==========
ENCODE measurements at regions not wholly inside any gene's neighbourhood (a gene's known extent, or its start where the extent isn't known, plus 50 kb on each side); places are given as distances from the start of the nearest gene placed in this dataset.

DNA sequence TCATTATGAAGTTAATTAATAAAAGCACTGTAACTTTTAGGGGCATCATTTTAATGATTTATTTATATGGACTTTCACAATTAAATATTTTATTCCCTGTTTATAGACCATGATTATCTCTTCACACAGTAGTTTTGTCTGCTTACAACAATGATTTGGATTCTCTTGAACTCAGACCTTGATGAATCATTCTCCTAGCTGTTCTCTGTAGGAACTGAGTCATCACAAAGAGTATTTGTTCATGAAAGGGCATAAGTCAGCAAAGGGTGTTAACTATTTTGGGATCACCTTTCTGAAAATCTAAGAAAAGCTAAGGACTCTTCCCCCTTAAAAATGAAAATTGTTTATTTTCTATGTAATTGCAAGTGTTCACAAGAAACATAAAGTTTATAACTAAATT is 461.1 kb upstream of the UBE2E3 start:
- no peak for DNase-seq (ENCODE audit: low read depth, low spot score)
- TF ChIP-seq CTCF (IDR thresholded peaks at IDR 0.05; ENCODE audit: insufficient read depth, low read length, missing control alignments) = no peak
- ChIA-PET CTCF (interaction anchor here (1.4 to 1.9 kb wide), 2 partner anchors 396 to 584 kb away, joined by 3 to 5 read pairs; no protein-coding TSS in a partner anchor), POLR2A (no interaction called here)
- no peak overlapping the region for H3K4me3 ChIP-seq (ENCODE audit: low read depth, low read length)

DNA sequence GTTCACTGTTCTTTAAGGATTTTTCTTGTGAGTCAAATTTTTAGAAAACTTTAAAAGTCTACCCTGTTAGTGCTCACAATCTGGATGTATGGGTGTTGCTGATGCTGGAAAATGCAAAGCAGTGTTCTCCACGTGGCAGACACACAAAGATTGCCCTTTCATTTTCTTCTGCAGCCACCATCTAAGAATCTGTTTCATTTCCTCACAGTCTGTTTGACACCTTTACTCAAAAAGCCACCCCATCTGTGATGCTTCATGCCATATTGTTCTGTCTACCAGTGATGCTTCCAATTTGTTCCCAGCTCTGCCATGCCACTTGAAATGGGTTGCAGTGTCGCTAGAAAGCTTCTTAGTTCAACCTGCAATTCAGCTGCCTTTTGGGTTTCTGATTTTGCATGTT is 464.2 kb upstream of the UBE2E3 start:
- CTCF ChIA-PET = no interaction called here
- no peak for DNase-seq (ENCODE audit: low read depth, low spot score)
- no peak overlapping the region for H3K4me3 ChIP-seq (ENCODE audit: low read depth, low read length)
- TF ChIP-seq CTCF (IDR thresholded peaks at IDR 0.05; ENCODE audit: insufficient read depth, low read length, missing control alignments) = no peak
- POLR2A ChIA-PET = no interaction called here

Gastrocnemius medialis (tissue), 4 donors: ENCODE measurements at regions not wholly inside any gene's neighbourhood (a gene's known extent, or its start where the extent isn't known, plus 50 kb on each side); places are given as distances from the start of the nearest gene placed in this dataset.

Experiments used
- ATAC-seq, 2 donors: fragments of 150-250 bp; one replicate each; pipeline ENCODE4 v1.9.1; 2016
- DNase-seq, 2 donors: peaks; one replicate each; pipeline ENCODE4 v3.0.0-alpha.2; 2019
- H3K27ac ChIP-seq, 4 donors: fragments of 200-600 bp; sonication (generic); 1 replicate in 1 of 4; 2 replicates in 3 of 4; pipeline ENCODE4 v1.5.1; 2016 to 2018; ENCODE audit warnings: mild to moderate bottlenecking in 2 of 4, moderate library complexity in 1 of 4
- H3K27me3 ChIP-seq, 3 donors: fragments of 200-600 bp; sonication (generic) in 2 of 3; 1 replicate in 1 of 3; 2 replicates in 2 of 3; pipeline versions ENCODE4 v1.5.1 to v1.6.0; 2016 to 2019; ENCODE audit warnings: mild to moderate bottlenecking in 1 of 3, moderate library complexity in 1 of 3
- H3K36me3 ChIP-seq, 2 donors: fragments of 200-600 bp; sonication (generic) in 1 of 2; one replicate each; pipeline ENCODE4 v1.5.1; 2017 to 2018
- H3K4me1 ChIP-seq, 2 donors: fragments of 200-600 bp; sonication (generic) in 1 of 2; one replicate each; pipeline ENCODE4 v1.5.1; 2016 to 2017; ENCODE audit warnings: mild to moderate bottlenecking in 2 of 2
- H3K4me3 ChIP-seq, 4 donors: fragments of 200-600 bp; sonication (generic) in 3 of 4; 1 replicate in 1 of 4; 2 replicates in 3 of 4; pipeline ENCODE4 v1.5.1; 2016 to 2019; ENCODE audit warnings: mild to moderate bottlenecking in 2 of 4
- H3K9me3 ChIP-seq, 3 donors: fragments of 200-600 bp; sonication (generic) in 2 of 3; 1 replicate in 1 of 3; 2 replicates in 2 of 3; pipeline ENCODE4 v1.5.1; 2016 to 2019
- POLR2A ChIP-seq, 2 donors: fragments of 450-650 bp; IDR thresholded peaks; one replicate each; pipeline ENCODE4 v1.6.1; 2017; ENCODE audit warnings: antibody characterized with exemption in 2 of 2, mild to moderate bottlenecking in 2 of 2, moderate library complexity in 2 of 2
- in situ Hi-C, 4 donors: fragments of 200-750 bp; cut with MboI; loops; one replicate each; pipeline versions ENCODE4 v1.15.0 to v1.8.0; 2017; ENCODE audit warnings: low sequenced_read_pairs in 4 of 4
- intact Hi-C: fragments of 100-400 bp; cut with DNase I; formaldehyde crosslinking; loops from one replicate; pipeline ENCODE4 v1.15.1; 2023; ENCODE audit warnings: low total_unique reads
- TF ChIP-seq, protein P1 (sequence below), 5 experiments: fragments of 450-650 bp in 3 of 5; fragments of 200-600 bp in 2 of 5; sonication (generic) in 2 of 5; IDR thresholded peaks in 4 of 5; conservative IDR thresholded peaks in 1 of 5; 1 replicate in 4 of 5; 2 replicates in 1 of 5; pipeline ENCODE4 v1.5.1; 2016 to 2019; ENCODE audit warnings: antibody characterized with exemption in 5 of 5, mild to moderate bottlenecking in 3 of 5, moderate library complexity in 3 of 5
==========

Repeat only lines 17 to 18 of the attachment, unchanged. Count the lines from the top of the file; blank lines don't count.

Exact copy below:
- H3K27ac ChIP-seq, 4 donors: fragments of 200-600 bp; sonication (generic); 1 replicate in 1 of 4; 2 replicates in 3 of 4; pipeline ENCODE4 v1.5.1; 2016 to 2018; ENCODE audit warnings: mild to moderate bottlenecking in 2 of 4, moderate library complexity in 1 of 4
- H3K27me3 ChIP-seq, 3 donors: fragments of 200-600 bp; sonication (generic) in 2 of 3; 1 replicate in 1 of 3; 2 replicates in 2 of 3; pipeline versions ENCODE4 v1.5.1 to v1.6.0; 2016 to 2019; ENCODE audit warnings: mild to moderate bottlenecking in 1 of 3, moderate library complexity in 1 of 3